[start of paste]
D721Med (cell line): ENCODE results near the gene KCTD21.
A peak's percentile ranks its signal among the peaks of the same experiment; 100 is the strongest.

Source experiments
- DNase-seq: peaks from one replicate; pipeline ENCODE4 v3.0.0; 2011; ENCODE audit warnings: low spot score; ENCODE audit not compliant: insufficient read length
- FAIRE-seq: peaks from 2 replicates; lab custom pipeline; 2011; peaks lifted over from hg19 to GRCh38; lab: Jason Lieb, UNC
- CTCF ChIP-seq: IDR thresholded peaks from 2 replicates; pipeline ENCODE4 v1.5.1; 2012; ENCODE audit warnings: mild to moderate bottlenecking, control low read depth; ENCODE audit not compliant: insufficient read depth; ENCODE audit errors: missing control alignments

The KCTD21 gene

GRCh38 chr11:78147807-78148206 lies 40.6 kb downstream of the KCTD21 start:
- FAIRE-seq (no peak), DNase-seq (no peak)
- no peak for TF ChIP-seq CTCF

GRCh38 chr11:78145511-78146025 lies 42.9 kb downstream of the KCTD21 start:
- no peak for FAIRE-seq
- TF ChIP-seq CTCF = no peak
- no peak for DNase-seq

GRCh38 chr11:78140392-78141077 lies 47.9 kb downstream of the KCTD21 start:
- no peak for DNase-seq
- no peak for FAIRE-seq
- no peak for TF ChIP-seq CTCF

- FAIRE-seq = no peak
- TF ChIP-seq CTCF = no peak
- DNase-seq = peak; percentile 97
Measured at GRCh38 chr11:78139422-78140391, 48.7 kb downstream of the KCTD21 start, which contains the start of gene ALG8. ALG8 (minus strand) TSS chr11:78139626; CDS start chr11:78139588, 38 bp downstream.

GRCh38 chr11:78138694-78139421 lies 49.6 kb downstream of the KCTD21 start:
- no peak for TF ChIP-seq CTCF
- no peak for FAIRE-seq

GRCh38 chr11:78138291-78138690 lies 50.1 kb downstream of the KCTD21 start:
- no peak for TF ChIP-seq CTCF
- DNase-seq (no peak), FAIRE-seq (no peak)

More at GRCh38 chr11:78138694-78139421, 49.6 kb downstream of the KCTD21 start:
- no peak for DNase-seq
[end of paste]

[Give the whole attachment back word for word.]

D721Med (cell line): ENCODE results near the gene KCTD21.
A peak's percentile ranks its signal among the peaks of the same experiment; 100 is the strongest.

Source experiments
- DNase-seq: peaks from one replicate; pipeline ENCODE4 v3.0.0; 2011; ENCODE audit warnings: low spot score; ENCODE audit not compliant: insufficient read length
- FAIRE-seq: peaks from 2 replicates; lab custom pipeline; 2011; peaks lifted over from hg19 to GRCh38; lab: Jason Lieb, UNC
- CTCF ChIP-seq: IDR thresholded peaks from 2 replicates; pipeline ENCODE4 v1.5.1; 2012; ENCODE audit warnings: mild to moderate bottlenecking, control low read depth; ENCODE audit not compliant: insufficient read depth; ENCODE audit errors: missing control alignments

The KCTD21 gene

GRCh38 chr11:78147807-78148206 lies 40.6 kb downstream of the KCTD21 start:
- FAIRE-seq (no peak), DNase-seq (no peak)
- no peak for TF ChIP-seq CTCF

GRCh38 chr11:78145511-78146025 lies 42.9 kb downstream of the KCTD21 start:
- no peak for FAIRE-seq
- TF ChIP-seq CTCF = no peak
- no peak for DNase-seq

GRCh38 chr11:78140392-78141077 lies 47.9 kb downstream of the KCTD21 start:
- no peak for DNase-seq
- no peak for FAIRE-seq
- no peak for TF ChIP-seq CTCF

- FAIRE-seq = no peak
- TF ChIP-seq CTCF = no peak
- DNase-seq = peak; percentile 97
Measured at GRCh38 chr11:78139422-78140391, 48.7 kb downstream of the KCTD21 start, which contains the start of gene ALG8. ALG8 (minus strand) TSS chr11:78139626; CDS start chr11:78139588, 38 bp downstream.

GRCh38 chr11:78138694-78139421 lies 49.6 kb downstream of the KCTD21 start:
- no peak for TF ChIP-seq CTCF
- no peak for FAIRE-seq

GRCh38 chr11:78138291-78138690 lies 50.1 kb downstream of the KCTD21 start:
- no peak for TF ChIP-seq CTCF
- DNase-seq (no peak), FAIRE-seq (no peak)

More at GRCh38 chr11:78138694-78139421, 49.6 kb downstream of the KCTD21 start:
- no peak for DNase-seq